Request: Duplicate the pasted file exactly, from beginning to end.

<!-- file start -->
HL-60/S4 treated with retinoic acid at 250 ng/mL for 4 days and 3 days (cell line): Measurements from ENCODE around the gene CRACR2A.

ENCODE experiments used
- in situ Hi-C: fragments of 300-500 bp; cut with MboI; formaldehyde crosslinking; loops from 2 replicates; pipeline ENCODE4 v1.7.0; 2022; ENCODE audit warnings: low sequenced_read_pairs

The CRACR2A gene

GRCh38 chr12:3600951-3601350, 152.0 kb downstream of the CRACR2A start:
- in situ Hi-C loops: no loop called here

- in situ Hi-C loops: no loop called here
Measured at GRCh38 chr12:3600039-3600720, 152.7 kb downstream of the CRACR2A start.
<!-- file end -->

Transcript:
HL-60/S4 treated with retinoic acid at 250 ng/mL for 4 days and 3 days (cell line): Measurements from ENCODE around the gene CRACR2A.

ENCODE experiments used
- in situ Hi-C: fragments of 300-500 bp; cut with MboI; formaldehyde crosslinking; loops from 2 replicates; pipeline ENCODE4 v1.7.0; 2022; ENCODE audit warnings: low sequenced_read_pairs

The CRACR2A gene

GRCh38 chr12:3600951-3601350, 152.0 kb downstream of the CRACR2A start:
- in situ Hi-C loops: no loop called here

- in situ Hi-C loops: no loop called here
Measured at GRCh38 chr12:3600039-3600720, 152.7 kb downstream of the CRACR2A start.